Diet & Plans
Reducing Body Fat
Saturated, Monounsaturated, Polyunsaturated Fat
Article by Diet Bites
Oil & Water Never Mix - Percentage of Human Body That is Water
The human body is composed chiefly of water and what happens when we try to mix-in oil? Well, we know that is never a good combination.
But as full of water as it might be, even the human body requires fat in order to function in the most efficient manner. The key is minimal consumption.
The healthy adult human body is comprised of about 60% to 75% water in early adulthood. Unfortunately, for the obese adult, that amount can decrease to as low as 45%.
Our body weight, our age, our daily diet - all play a roll in the amount of water that our body currently contains.
Types of Fat Chosen Impact Level of Health
As we stroll down the market aisles with our shopping carts in front of us, we are continually making decisions and choices in the foods and beverages that we place into our basket which will in turn, impact how we feel, look and even our current and future state of health.
If we choose too many fatty foods or high caloric beverages to go into our basket, over time we will raise our risks for particular issues such as heart disease, cancer and diabetes. What we choose truly does matter.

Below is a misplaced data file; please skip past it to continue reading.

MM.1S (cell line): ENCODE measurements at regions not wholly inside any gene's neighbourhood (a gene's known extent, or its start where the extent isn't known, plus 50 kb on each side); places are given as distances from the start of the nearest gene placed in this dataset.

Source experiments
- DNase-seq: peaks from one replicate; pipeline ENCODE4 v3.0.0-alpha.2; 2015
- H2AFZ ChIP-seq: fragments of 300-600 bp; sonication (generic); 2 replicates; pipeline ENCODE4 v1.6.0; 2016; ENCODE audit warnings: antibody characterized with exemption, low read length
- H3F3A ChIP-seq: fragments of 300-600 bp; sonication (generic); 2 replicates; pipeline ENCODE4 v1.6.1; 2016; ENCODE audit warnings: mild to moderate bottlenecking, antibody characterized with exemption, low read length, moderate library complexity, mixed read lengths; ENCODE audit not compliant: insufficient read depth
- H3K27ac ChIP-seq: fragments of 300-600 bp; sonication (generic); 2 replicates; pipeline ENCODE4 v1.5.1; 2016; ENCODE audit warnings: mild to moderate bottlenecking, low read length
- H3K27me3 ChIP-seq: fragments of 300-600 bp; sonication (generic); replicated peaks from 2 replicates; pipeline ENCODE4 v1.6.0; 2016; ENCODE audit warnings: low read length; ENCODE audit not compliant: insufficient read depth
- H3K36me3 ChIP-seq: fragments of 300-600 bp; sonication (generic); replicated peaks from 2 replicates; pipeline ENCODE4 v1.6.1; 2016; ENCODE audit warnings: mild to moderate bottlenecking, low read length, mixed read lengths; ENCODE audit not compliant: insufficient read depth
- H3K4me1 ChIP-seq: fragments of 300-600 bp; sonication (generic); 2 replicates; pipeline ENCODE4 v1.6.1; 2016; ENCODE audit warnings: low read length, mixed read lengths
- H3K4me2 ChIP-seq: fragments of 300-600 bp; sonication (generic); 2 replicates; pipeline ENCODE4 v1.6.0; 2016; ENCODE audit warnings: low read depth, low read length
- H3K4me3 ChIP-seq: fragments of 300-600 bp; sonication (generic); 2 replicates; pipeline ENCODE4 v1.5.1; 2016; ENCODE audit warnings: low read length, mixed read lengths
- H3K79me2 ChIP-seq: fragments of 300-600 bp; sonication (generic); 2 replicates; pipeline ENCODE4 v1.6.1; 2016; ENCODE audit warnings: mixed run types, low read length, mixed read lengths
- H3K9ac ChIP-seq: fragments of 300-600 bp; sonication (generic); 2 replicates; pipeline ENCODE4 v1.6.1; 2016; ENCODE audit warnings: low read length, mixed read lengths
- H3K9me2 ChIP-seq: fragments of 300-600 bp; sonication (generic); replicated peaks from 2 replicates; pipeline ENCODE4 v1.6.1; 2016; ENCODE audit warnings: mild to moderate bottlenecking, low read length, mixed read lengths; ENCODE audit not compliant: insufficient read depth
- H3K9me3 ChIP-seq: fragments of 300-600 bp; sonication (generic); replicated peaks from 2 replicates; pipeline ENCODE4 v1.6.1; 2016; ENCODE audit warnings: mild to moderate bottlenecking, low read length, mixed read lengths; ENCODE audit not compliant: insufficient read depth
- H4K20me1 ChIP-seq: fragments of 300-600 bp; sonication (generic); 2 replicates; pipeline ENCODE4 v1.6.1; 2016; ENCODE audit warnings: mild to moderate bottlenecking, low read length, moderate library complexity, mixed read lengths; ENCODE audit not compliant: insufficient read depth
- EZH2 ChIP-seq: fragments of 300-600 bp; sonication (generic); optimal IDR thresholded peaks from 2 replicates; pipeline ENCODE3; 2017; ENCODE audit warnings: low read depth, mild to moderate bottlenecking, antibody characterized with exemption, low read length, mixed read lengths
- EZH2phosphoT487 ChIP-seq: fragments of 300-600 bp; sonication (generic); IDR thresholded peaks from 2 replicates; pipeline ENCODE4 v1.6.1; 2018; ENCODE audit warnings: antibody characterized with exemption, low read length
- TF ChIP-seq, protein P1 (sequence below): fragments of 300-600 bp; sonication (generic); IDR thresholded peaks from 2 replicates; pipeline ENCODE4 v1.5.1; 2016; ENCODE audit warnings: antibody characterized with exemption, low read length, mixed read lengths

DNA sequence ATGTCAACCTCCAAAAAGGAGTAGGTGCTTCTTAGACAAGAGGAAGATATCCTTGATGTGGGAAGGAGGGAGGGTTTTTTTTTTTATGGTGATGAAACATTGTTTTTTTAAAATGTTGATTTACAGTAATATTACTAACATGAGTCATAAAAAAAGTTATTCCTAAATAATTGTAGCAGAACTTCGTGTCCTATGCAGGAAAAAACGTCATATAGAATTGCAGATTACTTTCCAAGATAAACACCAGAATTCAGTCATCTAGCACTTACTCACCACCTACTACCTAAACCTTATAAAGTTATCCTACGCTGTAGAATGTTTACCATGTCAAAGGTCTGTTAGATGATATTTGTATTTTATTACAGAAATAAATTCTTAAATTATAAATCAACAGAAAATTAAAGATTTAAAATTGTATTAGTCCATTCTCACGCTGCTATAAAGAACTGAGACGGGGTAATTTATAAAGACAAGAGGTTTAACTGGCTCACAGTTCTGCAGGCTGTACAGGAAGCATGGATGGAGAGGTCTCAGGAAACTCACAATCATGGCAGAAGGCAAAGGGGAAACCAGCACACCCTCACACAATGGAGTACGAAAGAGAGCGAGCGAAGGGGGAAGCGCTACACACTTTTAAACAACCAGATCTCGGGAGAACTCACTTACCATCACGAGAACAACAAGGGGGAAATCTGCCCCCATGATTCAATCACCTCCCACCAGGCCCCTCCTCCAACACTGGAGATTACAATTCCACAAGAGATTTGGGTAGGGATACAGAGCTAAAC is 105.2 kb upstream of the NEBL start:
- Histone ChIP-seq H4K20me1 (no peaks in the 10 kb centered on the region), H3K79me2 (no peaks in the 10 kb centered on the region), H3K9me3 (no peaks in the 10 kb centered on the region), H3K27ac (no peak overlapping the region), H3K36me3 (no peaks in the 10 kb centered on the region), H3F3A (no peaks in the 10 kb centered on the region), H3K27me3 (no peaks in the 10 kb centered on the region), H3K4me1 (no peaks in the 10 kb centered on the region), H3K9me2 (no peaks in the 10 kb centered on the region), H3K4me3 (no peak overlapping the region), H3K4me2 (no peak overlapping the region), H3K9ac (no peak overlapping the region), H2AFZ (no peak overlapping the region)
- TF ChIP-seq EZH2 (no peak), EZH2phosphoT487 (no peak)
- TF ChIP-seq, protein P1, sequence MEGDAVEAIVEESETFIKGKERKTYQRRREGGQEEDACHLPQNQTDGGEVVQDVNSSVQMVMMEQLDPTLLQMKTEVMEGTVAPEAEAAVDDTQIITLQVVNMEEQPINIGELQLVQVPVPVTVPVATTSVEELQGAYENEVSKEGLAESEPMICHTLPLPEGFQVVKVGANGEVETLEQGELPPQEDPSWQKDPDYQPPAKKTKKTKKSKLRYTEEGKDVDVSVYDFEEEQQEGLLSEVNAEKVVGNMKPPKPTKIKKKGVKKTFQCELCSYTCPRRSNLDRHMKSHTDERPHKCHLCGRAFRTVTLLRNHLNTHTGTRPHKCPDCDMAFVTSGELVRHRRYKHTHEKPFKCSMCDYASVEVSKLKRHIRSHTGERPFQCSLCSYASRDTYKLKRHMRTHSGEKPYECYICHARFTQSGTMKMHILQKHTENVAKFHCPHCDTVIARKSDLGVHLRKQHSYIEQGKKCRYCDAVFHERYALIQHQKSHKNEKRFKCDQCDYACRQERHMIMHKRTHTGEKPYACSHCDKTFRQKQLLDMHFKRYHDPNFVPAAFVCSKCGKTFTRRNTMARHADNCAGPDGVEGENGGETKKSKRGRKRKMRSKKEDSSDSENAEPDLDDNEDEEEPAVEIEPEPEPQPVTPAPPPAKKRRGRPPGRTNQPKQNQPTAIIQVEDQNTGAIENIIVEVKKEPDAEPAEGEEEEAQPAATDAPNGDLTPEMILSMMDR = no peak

The Distribution of Fats Contained in Cooking Oils: Not 'all oils' are created equal.
When it comes to cooking oil, almost-all contain about 120 calories per Tablespoon. The area which we need to study on the labels is the distribution of lipids. Staying away from those that are high in saturated fat content may assist in lowering negative health risks.
Lard, shortening, coconut and palm are exceptionally high in saturated fat.
Almond, Avocado, Olive are high in monounsaturated fat and may assist in increasing levels of protective HDL cholesterol.
Canola is lower in saturated fat grams when compared to all other cooking fats and makes an excellent choice for your pantry..
Corn, Soybean, Sunflower and Safflower are a rich sources for polyunsaturated fatty acids; this assists in helping to reduce cholesterol in the blood. Safflower contains the highest amount of polyunsaturated fatty acids in comparison to its peers.
Cottonseed, Hazelnut and Grape Seed varieties contain a notable percentage of Vitamin E.
Peanut may assist in keeping serum cholesterol in check.
Data Chart: Types of Cooking Fats & Their Distribution of Fatty Acid Content
Let's look at the distribution of fatty acids for the following based on 1 Tablespoon, which is considered a serving size.